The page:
Thursday November 10, 2016
Thanks to a partnership with the Winooski Valley Parks District (WVPD), Wheeler Park could have a new pedestrian bridge in the trail network next summer. The bridge is part of a pilot project, the first of its kind for the district, which currently only maintains land it owns outright. While there are a number of projects on the list for natural area upgrades, the bridge has been identified as a high priority.
At the October 17 South Burlington City Council meeting, Executive Director of the WVPD Nick Warner discussed the pilot program being launched in South Burlington, as part of his annual presentation. According to Deputy City Manager Tom Hubbard, as of late October, the initial contract has been finalized for the pedestrian bridge on the trails network of the Wheeler property. The project will be funded as part of the half-cent reallocation from the Open Space Fund that voters approved in March.
The WVPD, founded in 1972, is a conservation land acquisition organization made up of seven member municipalities. All of the lands maintained by WVPD have some form of environmental protection and are generally high value. South Burlington has four such areas, totaling 103 acres, which include Valley Ridge, Muddy Brook, Muddy Brook Wetland Reserve, and Winooski Gorge.
Given what the district accomplishes annually in terms of park upkeep and educational programming, the organization operates on a shoestring budget of $304,000 per year. This figure has remained flat for the past five years and, for the upcoming fiscal year, the district was able to offset the amount of funding they are asking from towns with increased revenue from programming such as vacation camps for children, but they are always seeking creative ways to generate more. Last year, South Burlington’s contribution was $55,114 and, for FY18, it is slated to be $57,231. Although, like all budget items, this figure will require council approval during budget time, history would indicate that WVPD is typically funded in full.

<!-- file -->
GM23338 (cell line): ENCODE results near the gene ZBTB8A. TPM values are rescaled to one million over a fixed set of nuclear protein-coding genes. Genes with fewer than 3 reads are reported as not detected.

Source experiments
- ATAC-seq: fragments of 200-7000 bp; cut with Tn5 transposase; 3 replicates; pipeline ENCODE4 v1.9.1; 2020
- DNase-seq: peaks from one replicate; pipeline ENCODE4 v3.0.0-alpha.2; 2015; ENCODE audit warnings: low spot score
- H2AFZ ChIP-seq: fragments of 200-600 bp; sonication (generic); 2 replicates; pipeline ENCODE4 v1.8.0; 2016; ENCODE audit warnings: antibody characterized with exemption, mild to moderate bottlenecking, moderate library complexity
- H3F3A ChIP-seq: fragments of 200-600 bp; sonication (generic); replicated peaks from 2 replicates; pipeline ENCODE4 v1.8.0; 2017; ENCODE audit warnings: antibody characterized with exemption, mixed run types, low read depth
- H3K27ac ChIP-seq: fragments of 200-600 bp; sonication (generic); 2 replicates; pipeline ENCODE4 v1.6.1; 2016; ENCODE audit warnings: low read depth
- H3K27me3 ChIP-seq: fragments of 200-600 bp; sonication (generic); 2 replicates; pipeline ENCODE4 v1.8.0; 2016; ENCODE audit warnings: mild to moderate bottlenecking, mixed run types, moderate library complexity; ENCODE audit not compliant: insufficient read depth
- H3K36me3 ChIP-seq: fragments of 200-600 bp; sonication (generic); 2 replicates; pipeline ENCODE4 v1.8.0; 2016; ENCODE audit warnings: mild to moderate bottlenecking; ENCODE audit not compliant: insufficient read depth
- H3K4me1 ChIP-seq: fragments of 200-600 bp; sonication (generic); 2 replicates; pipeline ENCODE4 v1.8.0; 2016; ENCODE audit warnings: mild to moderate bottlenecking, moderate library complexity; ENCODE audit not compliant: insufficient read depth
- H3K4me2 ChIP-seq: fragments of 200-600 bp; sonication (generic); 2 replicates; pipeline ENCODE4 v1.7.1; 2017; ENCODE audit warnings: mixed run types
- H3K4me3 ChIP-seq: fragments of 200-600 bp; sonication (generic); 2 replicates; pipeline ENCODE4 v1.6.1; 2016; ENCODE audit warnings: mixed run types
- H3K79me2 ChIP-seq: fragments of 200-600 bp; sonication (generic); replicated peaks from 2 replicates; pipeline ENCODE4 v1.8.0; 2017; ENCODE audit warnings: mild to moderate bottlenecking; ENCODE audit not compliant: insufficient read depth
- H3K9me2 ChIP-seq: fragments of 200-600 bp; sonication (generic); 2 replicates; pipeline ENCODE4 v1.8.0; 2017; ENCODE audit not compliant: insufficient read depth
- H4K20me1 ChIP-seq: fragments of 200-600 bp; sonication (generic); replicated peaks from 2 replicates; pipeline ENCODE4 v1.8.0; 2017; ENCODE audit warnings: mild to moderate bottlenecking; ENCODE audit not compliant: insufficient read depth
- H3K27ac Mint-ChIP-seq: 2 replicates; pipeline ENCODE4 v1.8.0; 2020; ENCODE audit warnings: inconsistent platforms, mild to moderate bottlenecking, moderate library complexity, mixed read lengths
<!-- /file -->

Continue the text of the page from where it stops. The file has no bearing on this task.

Additional sources of revenue are always on the district’s mind and the pay for service project being piloted in South Burlington could be a key component going forward. Discussions regarding the potential partnership were addressed in July 2016 at a WVPD meeting. City Manager Kevin Dorn and Hubbard met with the WVPD board to discuss their proposal, which would provide management and construction opportunities for special projects in identified natural areas to augment the efforts of the parks maintenance staff. Currently, there are only five staff members who maintain all South Burlington parks and staff members are not assigned to handle projects such as replacing washed out bridges and shoring up rock walls. According to Hubbard, “This opportunity resulted from H249 legislation, providing a framework under the Chittenden County Regional Planning Commission for shared services among municipalities.”
“It is our hope that the WVPD will continue to assist with the management and construction of additional projects that have been identified by the committee,” Hubbard said. He added, “They have the knowledge and expertise to do this type of work as they embark upon expanding their mission to be of additional service to our municipality.”
SOURCE: Corey Burdick, Correspondent